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June 14, 2006

State will appeal Eyman initiative case

Posted by David Postman at 4:18 PM

Attorney General Rob McKenna just announced he will appeal Tuesday's ruling by King County Superior Judge Mary Roberts that threw out Tim Eyman's Initiative 747.

In making his announcement, McKenna said the "ruling is disturbing in two ways." My quick, non-lawyerly read is that one of those is more compelling than the other.

McKenna's statement says the decision "overturns the will of the people." Well, that happens. And the state Supreme Court has upheld lower court decisions that invalidated initiatives. Even a lot of votes don't solve constitutional problems.

McKenna says the second reason is that Roberts "sets an impossible hurdle for those seeking to exercise their constitutional right to initiative." Roberts said the initiative was unconstitutional because it amended a property tax law that had been amended itself by an earlier Eyman initiative, I-722. But in the time between when I-747 was drafted and voters had their say, I-722 was ruled unconstitutional — see a pattern with Eyman's initiatives? — and that meant the new initiative was amending a law that no longer existed.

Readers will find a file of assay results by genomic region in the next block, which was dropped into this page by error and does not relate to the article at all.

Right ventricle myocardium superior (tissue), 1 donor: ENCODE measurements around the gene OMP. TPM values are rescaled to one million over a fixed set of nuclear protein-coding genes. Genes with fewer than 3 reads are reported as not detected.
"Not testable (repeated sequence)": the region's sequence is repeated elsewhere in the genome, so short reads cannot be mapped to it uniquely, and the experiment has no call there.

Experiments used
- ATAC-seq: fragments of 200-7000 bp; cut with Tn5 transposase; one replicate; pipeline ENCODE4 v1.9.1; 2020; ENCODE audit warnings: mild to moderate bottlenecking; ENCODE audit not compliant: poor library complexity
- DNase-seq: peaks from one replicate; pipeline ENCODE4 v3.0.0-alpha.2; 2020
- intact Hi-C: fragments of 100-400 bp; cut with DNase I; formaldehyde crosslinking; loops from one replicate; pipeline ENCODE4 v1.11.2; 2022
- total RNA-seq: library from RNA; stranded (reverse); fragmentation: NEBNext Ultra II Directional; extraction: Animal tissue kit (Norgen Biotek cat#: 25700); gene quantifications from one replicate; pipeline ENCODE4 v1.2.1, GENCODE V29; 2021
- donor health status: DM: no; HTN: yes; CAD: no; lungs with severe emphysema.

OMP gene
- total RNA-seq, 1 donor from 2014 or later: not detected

State attorneys argued before Roberts, and now will do the same at the Supreme Court, that it's impossible for initiative sponsors to be able to predict what would happen to underlying laws in the months that pass between drafting an initiative and the fall vote.

"Penalizing voters because the initiative drafters failed to predict whether or not I-722 would be upheld is bad public policy that severely damages the people's power of initiative," McKenna said.

And that doesn't just worry initiative writers. Legislative staff is worried, too, state assistant attorney general Jim Pharris told me this morning. He had already gotten calls from legislative staff worried about how Roberts' ruling might affect their work.

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